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From Babel to Dragomans by Bernard Lewis
Lost in Arabic translation
Friday 02 July 2004
Dragoman, a wonderfully resonant word, meaning an interpreter or guide in Eastern countries, derives from the Arabic verb tarjama, to translate. It is one among thousands of lexical items in English that derive from Arabic. Others include admiral, alfalfa, algebra, banana, carafe, giraffe, mohair, sofa, sugar and zero. Bernard Lewis's lecture on dragomans, reprinted in this volume of collected essays, was delivered in 1998. In it he drew attention to the crucial role which Greeks, Armenians, Jews and other Levantines used to have in interpreting the Ottoman world to the Western diplomats they served and, more broadly, to the world at large.
Diplomats and interpreters have had a more important role in the history of Orientalism than some scholars have allowed. From his youth, Lewis has been interested in the instruments and language of diplomacy. He shares the traditional Orientalist's interest in philology and in the effect language has in shaping the ways people think and act.
Lewis, born in 1916 and former professor at London University's School of Oriental and African Studies and later at Princeton, is now retired but still an awesomely productive scholar. The earliest essay in this volume dates from 1953, on the fall of Constantinople to the Turks in 1453. The most recent pieces were published in 2002 and deal with urgent and controversial issues.
The most famous, or notorious article, in this volume, "The Roots of Muslim Rage", first appeared in Atlantic Monthly in 1990. It had a role in inspiring Samuel Huntington's book on a hypothetical fight to the finish between Islam and modern Western civilisation, The Clash of Civilizations (a phrase Huntington found in Lewis's essay). It is important to note that though Lewis coined the phrase, he did not invent the "clash of civilisations". Such a potential clash was already being preached and discussed in mosques around the world, but he hoped that conflict on a grand scale might be averted: "we must take great care on all sides to avoid the danger of a new era of religious wars, arising from the exacerbation of differences and revival of ancient prejudices".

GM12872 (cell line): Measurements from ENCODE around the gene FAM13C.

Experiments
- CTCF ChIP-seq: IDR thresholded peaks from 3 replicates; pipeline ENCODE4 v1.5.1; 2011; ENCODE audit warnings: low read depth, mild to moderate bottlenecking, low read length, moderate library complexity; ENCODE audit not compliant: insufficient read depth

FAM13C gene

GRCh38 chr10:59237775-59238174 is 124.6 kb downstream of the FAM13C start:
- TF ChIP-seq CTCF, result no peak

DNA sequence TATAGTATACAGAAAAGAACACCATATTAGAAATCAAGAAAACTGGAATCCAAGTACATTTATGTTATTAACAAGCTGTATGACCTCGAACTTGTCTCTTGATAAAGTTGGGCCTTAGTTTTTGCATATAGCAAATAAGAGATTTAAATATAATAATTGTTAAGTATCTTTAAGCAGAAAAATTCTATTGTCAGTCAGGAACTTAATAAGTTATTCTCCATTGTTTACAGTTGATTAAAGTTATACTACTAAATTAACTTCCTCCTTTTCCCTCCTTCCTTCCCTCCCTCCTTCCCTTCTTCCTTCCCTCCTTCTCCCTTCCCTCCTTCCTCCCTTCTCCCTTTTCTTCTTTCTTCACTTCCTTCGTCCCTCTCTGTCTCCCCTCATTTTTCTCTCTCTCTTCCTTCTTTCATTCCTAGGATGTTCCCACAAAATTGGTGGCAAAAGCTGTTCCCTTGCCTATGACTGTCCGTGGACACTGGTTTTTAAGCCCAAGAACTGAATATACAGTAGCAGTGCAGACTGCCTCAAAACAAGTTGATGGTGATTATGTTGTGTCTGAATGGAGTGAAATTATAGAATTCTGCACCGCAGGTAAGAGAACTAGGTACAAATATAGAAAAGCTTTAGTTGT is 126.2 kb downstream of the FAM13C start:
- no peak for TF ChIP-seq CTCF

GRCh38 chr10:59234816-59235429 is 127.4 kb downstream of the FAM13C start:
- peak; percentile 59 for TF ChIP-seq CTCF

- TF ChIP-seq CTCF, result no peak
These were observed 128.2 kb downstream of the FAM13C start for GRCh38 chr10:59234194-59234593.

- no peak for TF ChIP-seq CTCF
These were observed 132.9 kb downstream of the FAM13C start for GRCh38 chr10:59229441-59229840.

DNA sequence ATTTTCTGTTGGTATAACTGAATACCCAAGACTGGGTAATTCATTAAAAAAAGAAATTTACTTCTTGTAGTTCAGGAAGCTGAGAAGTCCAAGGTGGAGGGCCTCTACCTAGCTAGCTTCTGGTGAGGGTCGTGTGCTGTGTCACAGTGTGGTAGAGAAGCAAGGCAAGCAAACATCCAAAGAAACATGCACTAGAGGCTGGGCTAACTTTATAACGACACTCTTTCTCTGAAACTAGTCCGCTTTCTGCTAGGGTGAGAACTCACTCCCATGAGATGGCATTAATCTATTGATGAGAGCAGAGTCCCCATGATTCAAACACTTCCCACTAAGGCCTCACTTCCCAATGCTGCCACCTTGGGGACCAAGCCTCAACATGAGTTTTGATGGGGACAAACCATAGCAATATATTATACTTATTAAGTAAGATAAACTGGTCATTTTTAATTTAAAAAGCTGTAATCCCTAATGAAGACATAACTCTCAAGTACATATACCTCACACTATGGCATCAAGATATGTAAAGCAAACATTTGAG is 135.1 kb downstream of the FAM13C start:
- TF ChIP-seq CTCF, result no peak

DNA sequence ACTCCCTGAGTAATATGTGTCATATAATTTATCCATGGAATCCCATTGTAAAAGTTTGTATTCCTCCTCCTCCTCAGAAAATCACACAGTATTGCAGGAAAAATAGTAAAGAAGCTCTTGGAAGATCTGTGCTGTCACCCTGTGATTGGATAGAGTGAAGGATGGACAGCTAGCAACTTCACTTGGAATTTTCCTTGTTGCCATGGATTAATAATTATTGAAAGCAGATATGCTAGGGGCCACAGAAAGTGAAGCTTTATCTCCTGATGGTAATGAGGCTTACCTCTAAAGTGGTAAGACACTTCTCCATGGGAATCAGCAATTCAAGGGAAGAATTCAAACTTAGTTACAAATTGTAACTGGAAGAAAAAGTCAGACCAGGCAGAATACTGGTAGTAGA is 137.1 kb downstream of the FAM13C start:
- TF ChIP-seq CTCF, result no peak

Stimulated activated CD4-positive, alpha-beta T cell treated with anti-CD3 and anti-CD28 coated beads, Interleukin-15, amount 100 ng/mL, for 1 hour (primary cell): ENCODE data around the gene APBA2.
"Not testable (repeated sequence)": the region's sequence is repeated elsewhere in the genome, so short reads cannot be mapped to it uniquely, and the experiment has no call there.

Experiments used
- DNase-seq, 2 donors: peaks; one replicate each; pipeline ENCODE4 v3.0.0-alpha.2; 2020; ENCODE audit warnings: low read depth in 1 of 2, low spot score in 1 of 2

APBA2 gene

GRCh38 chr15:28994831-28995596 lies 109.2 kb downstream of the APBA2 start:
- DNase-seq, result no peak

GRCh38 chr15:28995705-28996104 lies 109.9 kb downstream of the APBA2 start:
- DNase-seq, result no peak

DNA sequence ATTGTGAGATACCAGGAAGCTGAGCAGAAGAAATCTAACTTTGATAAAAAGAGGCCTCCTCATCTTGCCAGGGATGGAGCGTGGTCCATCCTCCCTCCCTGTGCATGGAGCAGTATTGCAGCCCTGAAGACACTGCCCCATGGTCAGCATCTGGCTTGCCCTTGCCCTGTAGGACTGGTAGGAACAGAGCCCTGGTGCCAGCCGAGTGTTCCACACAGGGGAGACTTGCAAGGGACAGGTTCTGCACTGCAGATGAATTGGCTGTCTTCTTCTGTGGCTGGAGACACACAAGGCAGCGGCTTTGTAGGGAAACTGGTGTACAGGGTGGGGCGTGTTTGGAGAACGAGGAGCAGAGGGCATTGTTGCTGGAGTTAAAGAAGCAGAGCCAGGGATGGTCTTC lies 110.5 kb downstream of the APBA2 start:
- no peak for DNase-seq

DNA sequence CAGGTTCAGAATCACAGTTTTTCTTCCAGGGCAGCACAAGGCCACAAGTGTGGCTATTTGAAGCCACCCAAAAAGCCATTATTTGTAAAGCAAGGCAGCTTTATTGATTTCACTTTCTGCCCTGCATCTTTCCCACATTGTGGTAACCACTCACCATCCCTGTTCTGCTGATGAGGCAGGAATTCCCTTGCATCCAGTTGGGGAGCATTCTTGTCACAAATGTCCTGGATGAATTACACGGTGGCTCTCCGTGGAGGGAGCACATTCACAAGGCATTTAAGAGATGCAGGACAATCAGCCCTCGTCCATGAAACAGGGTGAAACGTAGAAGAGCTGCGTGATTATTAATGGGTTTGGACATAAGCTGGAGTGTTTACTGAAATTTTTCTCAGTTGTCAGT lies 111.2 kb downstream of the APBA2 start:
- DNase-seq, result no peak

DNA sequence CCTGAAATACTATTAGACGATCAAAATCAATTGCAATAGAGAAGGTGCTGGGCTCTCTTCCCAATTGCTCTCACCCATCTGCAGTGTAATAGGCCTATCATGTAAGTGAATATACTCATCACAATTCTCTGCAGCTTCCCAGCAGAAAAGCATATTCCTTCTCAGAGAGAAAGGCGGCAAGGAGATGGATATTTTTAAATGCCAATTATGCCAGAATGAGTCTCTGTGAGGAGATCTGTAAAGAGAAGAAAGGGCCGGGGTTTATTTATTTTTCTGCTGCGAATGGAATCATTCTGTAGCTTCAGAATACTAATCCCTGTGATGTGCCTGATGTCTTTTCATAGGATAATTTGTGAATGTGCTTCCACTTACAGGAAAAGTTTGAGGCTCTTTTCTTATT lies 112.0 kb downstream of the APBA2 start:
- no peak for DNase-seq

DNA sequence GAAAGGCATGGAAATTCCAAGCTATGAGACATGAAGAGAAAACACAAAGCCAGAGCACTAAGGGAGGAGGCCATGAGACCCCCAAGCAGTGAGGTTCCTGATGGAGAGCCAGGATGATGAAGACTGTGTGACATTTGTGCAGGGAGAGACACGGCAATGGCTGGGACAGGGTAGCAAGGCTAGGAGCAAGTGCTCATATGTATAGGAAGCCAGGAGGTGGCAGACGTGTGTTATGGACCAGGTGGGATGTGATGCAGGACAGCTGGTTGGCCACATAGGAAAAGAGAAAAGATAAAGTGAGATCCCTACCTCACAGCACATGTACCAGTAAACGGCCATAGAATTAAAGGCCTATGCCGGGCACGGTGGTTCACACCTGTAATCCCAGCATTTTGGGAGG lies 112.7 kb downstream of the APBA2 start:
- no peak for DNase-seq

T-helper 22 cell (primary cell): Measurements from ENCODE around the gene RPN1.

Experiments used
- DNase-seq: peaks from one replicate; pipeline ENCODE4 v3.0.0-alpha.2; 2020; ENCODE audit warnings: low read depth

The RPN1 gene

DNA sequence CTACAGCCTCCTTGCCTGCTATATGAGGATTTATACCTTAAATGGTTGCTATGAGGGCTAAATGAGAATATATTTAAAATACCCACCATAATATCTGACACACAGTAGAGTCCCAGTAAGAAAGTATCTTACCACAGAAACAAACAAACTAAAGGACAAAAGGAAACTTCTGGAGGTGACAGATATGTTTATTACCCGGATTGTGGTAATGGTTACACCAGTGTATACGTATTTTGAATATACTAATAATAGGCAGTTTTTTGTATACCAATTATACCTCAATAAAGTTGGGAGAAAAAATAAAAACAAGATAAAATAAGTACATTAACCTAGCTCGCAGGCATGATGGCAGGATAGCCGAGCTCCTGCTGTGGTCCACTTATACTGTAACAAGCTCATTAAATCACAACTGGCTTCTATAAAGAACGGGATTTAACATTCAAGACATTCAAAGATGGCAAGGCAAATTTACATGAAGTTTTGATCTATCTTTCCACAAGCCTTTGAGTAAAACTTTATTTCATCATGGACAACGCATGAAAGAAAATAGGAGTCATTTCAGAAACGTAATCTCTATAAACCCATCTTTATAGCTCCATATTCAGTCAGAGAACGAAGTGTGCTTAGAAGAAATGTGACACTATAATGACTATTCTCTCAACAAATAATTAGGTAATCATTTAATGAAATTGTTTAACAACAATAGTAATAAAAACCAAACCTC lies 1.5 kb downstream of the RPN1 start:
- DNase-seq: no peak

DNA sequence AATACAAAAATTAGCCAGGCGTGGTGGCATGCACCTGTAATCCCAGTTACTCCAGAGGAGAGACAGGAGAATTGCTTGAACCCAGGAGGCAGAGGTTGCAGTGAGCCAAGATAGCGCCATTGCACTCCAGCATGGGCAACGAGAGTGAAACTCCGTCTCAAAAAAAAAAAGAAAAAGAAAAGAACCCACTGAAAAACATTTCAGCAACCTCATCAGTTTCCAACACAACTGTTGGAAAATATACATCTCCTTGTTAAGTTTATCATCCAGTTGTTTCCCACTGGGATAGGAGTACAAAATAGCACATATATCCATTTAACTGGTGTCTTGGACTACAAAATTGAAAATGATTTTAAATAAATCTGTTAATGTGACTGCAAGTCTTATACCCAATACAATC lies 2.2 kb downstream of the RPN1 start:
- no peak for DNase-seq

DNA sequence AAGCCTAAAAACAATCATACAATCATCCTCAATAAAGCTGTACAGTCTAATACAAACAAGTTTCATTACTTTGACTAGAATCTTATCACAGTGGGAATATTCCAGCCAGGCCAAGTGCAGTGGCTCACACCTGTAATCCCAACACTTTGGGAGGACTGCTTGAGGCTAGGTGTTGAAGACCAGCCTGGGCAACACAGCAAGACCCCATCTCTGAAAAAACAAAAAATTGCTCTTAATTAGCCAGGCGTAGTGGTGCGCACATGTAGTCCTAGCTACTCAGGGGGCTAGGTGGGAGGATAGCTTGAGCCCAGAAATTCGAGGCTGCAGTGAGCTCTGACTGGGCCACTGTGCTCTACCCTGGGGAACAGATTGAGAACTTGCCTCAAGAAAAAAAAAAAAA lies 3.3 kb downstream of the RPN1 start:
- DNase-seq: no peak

Lewis has a penchant for bearing bad news and selecting sensitive topics, such as racism and slavery in Muslim history. As he reamrks, "the sensitive place in the body, physical or social, is where something is wrong. Sensitivity is a signal the body sends us, that something is wrong, that something needs attention, which... I try to give".
Lewis is, in many respects, an intellectual product of the Cold War. Not only did he attack the errors and fallacies of Marxist Orientalists and study the way Russia seemed to be consolidating its influence in Nasser's Egypt and elsewhere; the Cold War dichotomisation also seems to have influenced the way he viewed the struggle of the Ottomans and Habsburgs for supremacy in the Balkans. It may have been a factor behind his abiding interest in such subversive movements as the medieval Assassin sect. (Another word derived from the Arabic, hashishiyun - "hashish-takers".) Since the break-up of the Soviet Union, he has turned his critical attention to anti-Western agitation and acts of terrorism. Certain unflattering observations in "The Roots of Muslim Rage" aroused the wrath of Edward Said.
Lewis, unlike his critics (and they, like his fans, are numerous), is always clear and eloquent. He gets his facts right, whereas his opponents often seem to have difficulty with facts. He is a distinguished sc,holar and it is important to note that much of this work deals with the history of such dynasties as the Fatimids, Ottomans, Mughals and Safavids in a lucid and informative way, with no discernible agenda. But in a book as wide-ranging as this, the lack of an index is deplorable.
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